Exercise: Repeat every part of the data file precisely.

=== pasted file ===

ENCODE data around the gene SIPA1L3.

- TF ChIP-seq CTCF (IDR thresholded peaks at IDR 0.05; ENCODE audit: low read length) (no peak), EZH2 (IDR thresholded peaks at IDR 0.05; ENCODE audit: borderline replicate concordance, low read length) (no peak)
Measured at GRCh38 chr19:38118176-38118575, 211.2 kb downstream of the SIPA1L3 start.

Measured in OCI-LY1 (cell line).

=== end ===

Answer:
ENCODE data around the gene SIPA1L3.

- TF ChIP-seq CTCF (IDR thresholded peaks at IDR 0.05; ENCODE audit: low read length) (no peak), EZH2 (IDR thresholded peaks at IDR 0.05; ENCODE audit: borderline replicate concordance, low read length) (no peak)
Measured at GRCh38 chr19:38118176-38118575, 211.2 kb downstream of the SIPA1L3 start.

Measured in OCI-LY1 (cell line).